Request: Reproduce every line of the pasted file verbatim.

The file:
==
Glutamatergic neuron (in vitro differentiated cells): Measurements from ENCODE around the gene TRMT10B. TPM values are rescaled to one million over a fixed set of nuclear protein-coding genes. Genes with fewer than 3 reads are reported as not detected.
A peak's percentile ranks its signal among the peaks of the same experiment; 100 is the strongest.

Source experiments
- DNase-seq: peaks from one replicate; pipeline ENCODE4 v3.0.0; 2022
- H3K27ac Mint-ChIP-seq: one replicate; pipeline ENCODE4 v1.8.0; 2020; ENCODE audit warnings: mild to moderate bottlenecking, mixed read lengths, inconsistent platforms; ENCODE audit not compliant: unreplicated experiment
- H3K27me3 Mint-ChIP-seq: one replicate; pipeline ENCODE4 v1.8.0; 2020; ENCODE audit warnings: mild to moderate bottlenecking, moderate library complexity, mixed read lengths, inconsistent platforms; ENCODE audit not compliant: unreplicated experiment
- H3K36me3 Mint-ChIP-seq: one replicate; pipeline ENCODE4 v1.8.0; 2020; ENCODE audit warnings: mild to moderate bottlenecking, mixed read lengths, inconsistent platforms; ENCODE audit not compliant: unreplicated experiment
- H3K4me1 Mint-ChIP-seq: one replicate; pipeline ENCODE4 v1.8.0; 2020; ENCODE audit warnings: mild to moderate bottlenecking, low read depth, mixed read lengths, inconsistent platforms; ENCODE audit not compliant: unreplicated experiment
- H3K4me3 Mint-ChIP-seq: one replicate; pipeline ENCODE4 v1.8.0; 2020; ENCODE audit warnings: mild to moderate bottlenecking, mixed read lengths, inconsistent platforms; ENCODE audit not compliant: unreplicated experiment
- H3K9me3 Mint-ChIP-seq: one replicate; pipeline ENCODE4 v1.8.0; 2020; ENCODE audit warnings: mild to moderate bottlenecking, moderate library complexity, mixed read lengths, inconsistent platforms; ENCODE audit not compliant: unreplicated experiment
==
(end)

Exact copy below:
Glutamatergic neuron (in vitro differentiated cells): Measurements from ENCODE around the gene TRMT10B. TPM values are rescaled to one million over a fixed set of nuclear protein-coding genes. Genes with fewer than 3 reads are reported as not detected.
A peak's percentile ranks its signal among the peaks of the same experiment; 100 is the strongest.

Source experiments
- DNase-seq: peaks from one replicate; pipeline ENCODE4 v3.0.0; 2022
- H3K27ac Mint-ChIP-seq: one replicate; pipeline ENCODE4 v1.8.0; 2020; ENCODE audit warnings: mild to moderate bottlenecking, mixed read lengths, inconsistent platforms; ENCODE audit not compliant: unreplicated experiment
- H3K27me3 Mint-ChIP-seq: one replicate; pipeline ENCODE4 v1.8.0; 2020; ENCODE audit warnings: mild to moderate bottlenecking, moderate library complexity, mixed read lengths, inconsistent platforms; ENCODE audit not compliant: unreplicated experiment
- H3K36me3 Mint-ChIP-seq: one replicate; pipeline ENCODE4 v1.8.0; 2020; ENCODE audit warnings: mild to moderate bottlenecking, mixed read lengths, inconsistent platforms; ENCODE audit not compliant: unreplicated experiment
- H3K4me1 Mint-ChIP-seq: one replicate; pipeline ENCODE4 v1.8.0; 2020; ENCODE audit warnings: mild to moderate bottlenecking, low read depth, mixed read lengths, inconsistent platforms; ENCODE audit not compliant: unreplicated experiment
- H3K4me3 Mint-ChIP-seq: one replicate; pipeline ENCODE4 v1.8.0; 2020; ENCODE audit warnings: mild to moderate bottlenecking, mixed read lengths, inconsistent platforms; ENCODE audit not compliant: unreplicated experiment
- H3K9me3 Mint-ChIP-seq: one replicate; pipeline ENCODE4 v1.8.0; 2020; ENCODE audit warnings: mild to moderate bottlenecking, moderate library complexity, mixed read lengths, inconsistent platforms; ENCODE audit not compliant: unreplicated experiment